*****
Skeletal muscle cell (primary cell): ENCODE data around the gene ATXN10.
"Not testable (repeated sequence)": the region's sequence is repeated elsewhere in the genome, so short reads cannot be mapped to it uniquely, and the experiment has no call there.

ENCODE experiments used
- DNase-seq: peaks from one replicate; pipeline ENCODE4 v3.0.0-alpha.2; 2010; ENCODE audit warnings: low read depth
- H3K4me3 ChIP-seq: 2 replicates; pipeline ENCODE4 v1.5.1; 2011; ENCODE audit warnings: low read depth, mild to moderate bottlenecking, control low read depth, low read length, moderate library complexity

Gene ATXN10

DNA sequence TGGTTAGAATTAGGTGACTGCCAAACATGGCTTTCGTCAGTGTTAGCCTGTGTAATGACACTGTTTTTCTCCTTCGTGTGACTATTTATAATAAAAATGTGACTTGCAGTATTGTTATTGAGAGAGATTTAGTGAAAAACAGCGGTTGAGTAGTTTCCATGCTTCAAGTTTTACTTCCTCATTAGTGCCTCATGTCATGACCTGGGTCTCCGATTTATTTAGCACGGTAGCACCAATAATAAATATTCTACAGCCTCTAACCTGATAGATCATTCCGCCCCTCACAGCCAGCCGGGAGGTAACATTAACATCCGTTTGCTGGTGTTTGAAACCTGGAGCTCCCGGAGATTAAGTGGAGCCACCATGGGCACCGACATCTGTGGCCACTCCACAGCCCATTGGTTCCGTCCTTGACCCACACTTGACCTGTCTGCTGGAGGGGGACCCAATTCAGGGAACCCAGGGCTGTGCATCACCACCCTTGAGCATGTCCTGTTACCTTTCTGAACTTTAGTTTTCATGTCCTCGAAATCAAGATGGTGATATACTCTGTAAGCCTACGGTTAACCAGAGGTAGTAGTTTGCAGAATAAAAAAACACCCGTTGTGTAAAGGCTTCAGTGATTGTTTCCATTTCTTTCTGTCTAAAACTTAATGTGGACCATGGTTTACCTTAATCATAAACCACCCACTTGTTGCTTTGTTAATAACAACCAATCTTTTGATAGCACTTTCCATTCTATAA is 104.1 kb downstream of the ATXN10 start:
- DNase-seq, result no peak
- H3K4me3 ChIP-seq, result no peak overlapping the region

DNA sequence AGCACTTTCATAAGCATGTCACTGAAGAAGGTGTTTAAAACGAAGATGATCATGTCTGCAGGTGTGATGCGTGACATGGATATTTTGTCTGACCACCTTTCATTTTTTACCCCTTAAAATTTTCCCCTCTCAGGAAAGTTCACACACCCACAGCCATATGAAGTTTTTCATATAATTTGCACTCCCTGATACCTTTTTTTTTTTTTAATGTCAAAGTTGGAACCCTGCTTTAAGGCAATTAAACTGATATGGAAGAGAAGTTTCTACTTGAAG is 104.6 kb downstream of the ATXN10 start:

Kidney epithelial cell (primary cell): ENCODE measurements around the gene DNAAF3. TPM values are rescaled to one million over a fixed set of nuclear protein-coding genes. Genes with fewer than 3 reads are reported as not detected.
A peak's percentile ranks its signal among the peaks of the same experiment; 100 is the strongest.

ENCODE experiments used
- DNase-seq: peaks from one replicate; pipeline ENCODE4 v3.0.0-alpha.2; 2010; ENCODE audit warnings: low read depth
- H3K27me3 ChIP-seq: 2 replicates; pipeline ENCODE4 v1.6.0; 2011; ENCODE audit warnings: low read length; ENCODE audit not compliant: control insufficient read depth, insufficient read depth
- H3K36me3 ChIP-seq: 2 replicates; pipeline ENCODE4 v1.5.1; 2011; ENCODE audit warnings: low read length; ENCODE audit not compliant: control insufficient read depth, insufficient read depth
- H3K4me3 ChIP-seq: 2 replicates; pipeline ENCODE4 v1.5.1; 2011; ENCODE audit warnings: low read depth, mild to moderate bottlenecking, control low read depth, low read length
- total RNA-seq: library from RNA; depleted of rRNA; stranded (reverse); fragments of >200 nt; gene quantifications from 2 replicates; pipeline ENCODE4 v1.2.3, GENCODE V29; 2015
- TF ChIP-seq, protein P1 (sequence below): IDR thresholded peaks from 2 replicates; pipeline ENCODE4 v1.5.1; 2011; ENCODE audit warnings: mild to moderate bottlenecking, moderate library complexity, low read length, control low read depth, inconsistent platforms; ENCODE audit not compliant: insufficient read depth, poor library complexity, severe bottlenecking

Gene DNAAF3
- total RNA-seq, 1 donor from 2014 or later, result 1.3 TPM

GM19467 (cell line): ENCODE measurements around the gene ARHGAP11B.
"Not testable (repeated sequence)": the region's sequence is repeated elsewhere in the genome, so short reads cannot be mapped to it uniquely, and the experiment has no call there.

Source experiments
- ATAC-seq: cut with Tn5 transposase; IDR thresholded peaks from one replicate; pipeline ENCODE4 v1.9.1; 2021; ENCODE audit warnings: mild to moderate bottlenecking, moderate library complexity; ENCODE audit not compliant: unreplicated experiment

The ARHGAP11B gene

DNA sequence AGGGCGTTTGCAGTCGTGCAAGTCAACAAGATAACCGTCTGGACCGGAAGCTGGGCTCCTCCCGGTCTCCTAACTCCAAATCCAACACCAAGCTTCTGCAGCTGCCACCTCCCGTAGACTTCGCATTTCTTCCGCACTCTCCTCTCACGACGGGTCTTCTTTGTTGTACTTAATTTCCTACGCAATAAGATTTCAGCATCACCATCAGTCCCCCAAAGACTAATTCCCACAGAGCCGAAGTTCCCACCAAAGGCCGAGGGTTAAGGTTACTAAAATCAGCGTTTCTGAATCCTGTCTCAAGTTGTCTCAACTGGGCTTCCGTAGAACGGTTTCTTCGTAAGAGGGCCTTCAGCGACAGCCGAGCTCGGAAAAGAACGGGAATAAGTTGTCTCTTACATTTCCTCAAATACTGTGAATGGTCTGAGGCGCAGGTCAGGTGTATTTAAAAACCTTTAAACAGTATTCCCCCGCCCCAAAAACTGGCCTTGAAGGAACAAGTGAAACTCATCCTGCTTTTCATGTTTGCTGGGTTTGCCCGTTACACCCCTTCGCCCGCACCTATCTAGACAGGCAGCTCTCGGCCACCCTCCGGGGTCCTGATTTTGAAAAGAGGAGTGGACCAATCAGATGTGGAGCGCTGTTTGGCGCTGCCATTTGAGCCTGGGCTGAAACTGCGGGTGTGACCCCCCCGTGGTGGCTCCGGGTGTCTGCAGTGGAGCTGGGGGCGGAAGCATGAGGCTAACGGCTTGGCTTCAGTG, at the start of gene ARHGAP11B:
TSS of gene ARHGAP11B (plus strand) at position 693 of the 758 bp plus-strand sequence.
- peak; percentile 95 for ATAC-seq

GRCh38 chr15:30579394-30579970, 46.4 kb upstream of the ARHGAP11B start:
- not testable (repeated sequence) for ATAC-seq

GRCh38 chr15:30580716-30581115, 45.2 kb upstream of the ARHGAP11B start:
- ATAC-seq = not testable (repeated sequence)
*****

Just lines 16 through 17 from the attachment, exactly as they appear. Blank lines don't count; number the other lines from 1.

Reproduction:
- H3K36me3 ChIP-seq: 2 replicates; pipeline ENCODE4 v1.5.1; 2011; ENCODE audit warnings: low read length; ENCODE audit not compliant: control insufficient read depth, insufficient read depth
- H3K4me3 ChIP-seq: 2 replicates; pipeline ENCODE4 v1.5.1; 2011; ENCODE audit warnings: low read depth, mild to moderate bottlenecking, control low read depth, low read length